During the third quarter of 2016, Global equity markets continued to advance during a period where investors were concerned about the expected fallout from the late June Brexit-induced sell-off, the potential for a near-term Fed rate hike and the continued slowdown in the U.S. and global economies. However, these concerns did not impact risk appetites, as the S&P 500® Index advanced in all three months of the quarter, resulting in an overall third-quarter return of 3.85%, which brought the year-to-date return to 7.84%. The broader U.S. market, as measured by the Russell 3000® Index, gained 4.40% for the quarter and 8.18% for the YTD period.
From a sector perspective, performance was biased to the upside as seven of nine sectors within the Russell 3000® Index advanced during the quarter. Reversing the trend from the first half of the year, the technology sector produced a double-digit gain and was the best-performing sector for the period. The weakest performance came from the utilities and consumer staples sectors (also a reversal), which both experienced negative returns for the quarter.
Companies with high-beta, low-dividend yield and higher growth characteristics also experienced a reversal relative to the first half of the year and outperformed during the third quarter. In terms of equity market capitalization, small-cap companies outperformed their large-cap counterparts as the Russell 2000® Index posted a third-quarter return of 9.05%, while the Russell 1000® Index posted a return of 4.03%. Style differentiation was evident in the quarter as growth-oriented stocks edged ahead of value-oriented stocks across most market capitalization segments (although value still leads YTD). In the large capitalization segment, the Russell 1000® Growth Index and Russell 1000® Value Index had quarterly returns of 4.58% and 3.48%, respectively. In the small capitalization segment, the Russell 2000® Growth Index posted a quarterly return of 9.22%, while the Russell 2000® Value Index advanced 8.87%.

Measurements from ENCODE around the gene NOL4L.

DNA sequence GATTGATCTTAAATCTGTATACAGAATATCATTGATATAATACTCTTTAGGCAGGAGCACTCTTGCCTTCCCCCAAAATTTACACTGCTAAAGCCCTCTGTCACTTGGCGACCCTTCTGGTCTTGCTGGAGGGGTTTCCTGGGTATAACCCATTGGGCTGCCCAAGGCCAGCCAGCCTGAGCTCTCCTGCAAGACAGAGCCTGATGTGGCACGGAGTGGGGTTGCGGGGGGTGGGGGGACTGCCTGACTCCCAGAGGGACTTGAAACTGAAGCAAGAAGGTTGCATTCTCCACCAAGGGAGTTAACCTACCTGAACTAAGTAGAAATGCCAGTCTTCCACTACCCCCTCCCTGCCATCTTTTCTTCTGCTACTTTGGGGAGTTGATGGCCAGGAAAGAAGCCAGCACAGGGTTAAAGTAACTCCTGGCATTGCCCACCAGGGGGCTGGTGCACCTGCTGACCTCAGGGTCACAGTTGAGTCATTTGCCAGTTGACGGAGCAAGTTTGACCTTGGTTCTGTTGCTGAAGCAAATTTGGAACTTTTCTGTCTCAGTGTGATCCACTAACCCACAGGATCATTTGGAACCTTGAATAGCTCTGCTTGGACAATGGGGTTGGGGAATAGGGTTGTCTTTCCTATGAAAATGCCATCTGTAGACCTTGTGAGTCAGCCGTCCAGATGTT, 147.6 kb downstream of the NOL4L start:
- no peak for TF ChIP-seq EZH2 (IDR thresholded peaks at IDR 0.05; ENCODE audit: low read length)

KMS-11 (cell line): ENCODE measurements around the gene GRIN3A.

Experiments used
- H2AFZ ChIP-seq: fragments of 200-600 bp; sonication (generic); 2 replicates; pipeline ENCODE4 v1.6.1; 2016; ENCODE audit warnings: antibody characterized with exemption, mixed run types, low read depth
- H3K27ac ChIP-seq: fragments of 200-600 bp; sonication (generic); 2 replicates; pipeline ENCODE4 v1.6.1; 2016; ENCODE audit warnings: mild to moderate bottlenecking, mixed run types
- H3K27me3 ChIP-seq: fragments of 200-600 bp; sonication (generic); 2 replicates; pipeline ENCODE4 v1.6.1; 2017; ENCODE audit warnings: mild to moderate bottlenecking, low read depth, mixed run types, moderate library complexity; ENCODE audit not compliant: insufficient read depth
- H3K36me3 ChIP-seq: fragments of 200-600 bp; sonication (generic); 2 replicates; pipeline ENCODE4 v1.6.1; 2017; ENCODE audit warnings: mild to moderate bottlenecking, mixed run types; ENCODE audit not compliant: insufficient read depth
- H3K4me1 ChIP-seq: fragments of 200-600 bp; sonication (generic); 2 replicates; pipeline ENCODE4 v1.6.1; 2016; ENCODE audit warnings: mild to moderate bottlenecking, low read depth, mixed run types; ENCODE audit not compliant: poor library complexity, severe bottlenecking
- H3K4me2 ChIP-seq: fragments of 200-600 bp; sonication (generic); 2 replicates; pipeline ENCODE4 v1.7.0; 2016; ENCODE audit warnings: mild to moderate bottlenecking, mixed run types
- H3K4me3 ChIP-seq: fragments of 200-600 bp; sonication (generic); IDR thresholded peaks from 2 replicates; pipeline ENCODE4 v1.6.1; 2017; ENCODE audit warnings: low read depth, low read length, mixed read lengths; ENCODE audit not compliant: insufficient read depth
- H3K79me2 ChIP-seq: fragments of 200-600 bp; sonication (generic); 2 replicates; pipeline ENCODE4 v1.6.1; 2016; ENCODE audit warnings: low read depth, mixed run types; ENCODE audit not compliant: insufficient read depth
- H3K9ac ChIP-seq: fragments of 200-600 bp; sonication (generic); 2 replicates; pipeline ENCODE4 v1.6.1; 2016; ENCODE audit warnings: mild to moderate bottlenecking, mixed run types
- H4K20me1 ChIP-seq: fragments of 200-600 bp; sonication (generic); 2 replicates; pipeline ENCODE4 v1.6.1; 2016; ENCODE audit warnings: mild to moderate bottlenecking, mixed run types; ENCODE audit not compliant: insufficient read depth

Outside of the United States, developed non-U.S. markets outperformed their U.S. counterparts as expectations for aggressive central bank policy and the belief that there would be no near-term fallout from Brexit drove these markets. The MSCI-EAFE Index (Net), a measure of international developed country returns, posted a quarterly return of 6.43%, bringing the YTD return to 1.73%. Value styles outperformed growth styles, and small capitalization stocks generally outperformed large capitalization stocks during the quarter. From a country perspective, Austria, New Zealand and Hong Kong were among the best-performing countries, while Denmark, Israel and Singapore were the only negative performers for the quarter. From a sector perspective, performance was mixed, as the best performance came from the materials and technology sectors, while the weakest performance was experienced within the health care and energy sectors.
Emerging markets outperformed developed markets and registered a solid return as the MSCI Emerging Markets Index (Net) posted a quarterly return of 9.03%, bringing the YTD performance to 16.02%. Within emerging markets, growth styles outperformed value styles and large capitalization stocks outperformed small capitalization stocks. From a country perspective, Egypt and China were among the best performers, while Turkey and Singapore were among the few negative performers for the quarter. All sectors experienced positive results during the period. The technology, materials and financials sectors posted double-digit returns, while the utilities and consumer staples sectors were the weakest performers for the quarter. Relatively stable commodity prices and bullish sentiment were additional positives for emerging markets.
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GuideStone Capital Management, a controlled-affiliate of GuideStone Financial Resources, serves as the investment adviser to GuideStone Funds.